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Thursday, April 20, 2006

GAS WAR

Category: People Power
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  • The proposed method is to alter the behavior of people that buy gas at Exxon Mobile, and those people only.  I already do my part to foment a price war by actively seeking the lowest price, and Exxon Mobile almost never has it.

    The proposed method also has the drawback that if Exxon Mobile were to sell gas at $.50 below the average, it would still be much higher than the $1.30 target, and we’d all be destroying the best company out there (the one offering it at 50 cents below the average).  And sacrificing the savings of $.50/gallon will be WAY too hard for most of us to do.

    From politics, I have learned that to conquer or control a group (the citizenry or the gas companies), it is best to divide it into two pieces and play them off against each other.  Here’s how we do that to gas companies:

    This link at Wikipedia lists several gas companies: http://en.wikipedia.org/wiki/Gas_station
    We’ll divide them into two groups.  Group 1 has names that start with a letter from A - M.  Group 2 has names that start with a letter from N - Z.

    Let’s boycott group 1 until the US national average for a gallon of regular gas drops 5 cents.  Use this site to see what it is now:
    http://198.6.95.31/
    At the time of this comment, it is $2.825.  When that page shows that it is 2.775 or less, then we start boycotting group 2.  This is a reward for group 1 and a punishment for group 2.  Once that 2.775 mark is hit, group 2 doesn’t get any of our business until 2.725 is hit (even if the price goes all the way up to $3).  The main effect of this switching from one group to the other is that we will get used to buying gas from different places, we’ll pay more attention to the prices they offer, and that, by itself, will produce the desired outcome.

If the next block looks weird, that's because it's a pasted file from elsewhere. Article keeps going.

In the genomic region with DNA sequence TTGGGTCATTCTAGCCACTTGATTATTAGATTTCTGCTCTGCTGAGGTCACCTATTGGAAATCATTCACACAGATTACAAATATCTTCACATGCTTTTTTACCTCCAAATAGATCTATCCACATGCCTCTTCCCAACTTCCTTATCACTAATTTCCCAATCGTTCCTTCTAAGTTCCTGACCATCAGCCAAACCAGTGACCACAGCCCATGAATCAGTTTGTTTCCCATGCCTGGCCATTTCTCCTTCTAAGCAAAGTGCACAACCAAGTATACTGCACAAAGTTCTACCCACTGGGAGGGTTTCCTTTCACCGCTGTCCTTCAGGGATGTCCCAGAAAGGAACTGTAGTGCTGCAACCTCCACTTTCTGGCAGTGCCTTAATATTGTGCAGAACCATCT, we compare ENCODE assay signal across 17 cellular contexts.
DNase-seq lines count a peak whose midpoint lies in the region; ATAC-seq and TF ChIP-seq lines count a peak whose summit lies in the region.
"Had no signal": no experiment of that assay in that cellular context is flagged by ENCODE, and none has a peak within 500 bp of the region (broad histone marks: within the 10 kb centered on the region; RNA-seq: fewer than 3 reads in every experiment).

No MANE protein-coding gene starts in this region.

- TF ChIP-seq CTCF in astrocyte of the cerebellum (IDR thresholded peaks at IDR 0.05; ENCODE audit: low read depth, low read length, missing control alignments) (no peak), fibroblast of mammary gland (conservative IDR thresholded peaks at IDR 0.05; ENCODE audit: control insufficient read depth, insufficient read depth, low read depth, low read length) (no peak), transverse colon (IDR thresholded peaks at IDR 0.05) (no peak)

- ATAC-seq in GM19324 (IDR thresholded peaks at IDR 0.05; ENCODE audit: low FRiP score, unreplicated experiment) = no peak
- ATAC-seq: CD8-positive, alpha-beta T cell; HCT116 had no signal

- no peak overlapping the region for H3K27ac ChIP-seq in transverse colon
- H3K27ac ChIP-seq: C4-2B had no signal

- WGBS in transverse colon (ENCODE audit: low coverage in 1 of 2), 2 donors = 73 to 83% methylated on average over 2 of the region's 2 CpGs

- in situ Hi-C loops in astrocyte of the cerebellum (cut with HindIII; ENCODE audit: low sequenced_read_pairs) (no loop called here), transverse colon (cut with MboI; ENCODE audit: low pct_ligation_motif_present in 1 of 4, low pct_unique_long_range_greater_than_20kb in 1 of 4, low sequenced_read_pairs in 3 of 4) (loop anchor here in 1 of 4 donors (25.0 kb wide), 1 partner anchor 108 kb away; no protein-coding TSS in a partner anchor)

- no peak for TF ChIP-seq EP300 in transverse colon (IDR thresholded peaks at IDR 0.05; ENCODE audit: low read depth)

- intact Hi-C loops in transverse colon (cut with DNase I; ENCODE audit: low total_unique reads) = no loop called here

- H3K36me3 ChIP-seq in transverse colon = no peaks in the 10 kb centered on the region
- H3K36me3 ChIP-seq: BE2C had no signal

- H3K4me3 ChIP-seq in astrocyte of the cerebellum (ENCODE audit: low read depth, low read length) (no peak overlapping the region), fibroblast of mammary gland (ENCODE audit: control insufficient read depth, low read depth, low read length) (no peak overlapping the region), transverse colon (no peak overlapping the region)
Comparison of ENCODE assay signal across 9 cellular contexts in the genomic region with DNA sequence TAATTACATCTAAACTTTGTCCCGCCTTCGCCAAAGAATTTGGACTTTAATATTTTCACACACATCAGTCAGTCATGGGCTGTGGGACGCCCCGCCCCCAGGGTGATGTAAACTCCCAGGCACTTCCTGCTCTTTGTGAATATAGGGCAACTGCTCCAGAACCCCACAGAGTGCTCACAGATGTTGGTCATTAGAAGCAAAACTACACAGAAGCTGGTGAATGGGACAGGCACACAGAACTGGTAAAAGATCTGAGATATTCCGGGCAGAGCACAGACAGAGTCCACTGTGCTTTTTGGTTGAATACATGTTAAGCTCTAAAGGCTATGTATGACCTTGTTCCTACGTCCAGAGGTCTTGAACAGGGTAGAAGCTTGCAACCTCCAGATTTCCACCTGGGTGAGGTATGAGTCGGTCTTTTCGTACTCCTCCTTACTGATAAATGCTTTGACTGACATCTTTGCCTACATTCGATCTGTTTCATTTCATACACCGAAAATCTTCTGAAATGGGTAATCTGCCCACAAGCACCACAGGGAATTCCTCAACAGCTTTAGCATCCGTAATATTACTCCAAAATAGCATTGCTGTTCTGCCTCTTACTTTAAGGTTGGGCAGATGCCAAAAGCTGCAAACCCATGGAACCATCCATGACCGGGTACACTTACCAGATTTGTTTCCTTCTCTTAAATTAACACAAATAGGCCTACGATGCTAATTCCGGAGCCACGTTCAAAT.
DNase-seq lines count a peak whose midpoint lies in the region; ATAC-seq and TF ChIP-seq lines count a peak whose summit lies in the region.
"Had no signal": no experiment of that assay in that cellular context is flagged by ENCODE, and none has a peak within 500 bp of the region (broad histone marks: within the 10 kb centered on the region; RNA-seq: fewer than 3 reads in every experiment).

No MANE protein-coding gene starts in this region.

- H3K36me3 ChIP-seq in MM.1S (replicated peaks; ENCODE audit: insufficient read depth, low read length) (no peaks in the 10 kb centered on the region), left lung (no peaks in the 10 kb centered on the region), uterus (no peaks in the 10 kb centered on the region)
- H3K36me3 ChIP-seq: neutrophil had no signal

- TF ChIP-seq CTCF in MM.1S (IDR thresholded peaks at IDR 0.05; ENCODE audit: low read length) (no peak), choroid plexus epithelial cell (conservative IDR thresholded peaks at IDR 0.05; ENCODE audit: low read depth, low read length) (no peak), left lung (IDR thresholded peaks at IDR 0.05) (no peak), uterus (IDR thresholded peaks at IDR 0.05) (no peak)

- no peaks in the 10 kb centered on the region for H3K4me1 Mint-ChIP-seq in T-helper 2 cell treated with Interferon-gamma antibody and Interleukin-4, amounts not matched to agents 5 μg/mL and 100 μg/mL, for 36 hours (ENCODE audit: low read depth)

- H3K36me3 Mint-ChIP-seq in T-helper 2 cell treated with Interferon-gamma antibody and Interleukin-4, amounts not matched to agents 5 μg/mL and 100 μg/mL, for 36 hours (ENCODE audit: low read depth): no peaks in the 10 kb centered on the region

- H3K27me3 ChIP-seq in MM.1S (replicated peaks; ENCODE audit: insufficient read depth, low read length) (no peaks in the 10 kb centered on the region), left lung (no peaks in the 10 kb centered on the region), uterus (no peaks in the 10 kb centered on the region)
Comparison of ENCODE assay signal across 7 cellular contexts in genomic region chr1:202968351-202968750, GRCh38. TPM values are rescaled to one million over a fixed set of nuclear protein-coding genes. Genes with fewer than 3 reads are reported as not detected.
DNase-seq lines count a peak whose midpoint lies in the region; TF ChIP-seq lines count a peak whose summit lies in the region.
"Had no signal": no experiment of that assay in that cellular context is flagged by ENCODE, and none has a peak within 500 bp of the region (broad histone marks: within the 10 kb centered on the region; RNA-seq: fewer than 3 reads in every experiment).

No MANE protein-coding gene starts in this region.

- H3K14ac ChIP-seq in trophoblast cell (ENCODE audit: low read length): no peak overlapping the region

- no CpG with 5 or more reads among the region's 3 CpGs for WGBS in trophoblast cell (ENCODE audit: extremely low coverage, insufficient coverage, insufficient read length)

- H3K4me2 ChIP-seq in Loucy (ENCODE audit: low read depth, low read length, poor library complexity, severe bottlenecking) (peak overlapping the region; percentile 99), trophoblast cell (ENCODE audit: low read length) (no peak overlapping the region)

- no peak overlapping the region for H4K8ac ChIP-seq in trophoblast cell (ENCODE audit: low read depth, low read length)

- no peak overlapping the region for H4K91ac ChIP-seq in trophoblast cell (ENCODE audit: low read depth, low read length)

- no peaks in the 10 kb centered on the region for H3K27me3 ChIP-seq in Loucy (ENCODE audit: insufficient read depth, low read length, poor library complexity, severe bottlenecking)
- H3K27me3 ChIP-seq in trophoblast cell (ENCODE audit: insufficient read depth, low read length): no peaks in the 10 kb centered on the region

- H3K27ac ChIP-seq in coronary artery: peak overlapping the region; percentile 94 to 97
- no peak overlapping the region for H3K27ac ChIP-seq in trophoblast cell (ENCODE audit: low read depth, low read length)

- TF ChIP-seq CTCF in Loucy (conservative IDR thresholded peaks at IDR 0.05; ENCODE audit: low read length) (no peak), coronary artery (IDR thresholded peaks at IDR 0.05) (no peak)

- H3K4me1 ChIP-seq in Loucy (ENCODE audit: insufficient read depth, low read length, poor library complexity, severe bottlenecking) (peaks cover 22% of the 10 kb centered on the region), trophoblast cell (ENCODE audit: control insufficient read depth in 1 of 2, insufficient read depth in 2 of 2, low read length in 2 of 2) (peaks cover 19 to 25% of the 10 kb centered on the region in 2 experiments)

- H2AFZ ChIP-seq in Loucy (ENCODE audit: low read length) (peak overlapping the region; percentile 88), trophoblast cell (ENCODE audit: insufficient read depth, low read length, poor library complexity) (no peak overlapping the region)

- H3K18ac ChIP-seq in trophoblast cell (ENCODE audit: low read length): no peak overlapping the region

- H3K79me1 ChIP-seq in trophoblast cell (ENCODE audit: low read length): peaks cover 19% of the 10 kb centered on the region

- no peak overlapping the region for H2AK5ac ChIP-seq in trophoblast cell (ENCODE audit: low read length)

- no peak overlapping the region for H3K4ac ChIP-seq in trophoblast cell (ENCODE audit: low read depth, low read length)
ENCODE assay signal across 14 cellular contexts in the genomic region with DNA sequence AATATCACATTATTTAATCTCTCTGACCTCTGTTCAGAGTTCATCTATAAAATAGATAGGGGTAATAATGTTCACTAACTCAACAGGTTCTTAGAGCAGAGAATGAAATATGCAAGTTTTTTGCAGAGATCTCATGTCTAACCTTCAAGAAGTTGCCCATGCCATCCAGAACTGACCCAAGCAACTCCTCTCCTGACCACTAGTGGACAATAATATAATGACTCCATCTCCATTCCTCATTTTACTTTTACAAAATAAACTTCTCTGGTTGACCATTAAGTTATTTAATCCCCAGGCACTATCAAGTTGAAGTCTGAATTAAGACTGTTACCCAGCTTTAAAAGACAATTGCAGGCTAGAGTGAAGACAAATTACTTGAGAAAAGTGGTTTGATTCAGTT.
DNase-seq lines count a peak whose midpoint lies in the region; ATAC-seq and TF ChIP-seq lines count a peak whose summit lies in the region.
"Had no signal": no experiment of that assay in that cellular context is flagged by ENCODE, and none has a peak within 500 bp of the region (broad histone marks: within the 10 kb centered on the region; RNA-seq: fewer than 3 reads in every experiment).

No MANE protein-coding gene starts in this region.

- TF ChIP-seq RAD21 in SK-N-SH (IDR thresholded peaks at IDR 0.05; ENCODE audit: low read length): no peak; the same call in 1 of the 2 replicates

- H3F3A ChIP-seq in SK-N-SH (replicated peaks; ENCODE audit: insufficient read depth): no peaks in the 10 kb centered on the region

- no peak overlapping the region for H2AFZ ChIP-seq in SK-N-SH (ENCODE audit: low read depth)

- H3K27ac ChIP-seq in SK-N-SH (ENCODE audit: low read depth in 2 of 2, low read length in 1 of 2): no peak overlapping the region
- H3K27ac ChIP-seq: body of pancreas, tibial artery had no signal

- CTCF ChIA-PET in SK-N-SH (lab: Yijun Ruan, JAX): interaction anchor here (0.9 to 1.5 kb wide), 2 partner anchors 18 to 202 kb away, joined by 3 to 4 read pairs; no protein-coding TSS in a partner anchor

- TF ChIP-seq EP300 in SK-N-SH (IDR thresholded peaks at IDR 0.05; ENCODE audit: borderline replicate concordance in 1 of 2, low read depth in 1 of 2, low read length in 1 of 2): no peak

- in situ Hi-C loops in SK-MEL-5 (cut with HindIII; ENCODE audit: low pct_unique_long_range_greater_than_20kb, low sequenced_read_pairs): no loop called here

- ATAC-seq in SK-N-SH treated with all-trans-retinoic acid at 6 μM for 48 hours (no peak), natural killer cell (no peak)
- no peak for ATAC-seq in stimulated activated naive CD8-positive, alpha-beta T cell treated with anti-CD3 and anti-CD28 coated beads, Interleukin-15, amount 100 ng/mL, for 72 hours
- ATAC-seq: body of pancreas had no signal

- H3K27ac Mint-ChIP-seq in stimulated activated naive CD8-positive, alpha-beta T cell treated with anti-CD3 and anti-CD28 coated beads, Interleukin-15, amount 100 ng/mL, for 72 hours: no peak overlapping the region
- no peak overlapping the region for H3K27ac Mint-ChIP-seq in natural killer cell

If someone would like to put more work into this, they could maintain a list of the companies in each group.  The boycotted company with the highest price will switch places with the non-boycotted company that has the lowest price each time we switch groups.  So every time we switch, the low price leader gets to keep our business, and the high-price leader never gets it.

    I believe this company:
    http://www.opisnet.com/index.asp
    has data about the average price charged by each company.

    Posted by .(JavaScript must be enabled to view this email address)  on  04/20  at  03:40 PM
  • Another view;

    Why not everyone only buy cars that have the best gas mileage, use alternative fuels, and find alternate modes of transportation… The real long term issue is weaning ourselves off of our short sighted way in which we are using our fossil fuels which can be used for so many other purposes other than burning for transportation: fertilizers, raw material production (plastics for instance)….Reducing our use saves money, saves the limited resource for other uses, husbands the resource for future generations, and is good for the environment. I’d rather see the high price drive better use of the resource than a lower price prolong the short sighted usage patterns that are current in America and harmful. Driving better usage needs to start with rich countries to drive down the technology price so poorer countries like China and India will adopt them. Imagine the problems we would all be in if China and India used fossil fuels at the rate we do. I would suggest thinking longer term is best for us all, including my and your kids.

    Posted by .(JavaScript must be enabled to view this email address)  on  05/24  at  12:19 PM
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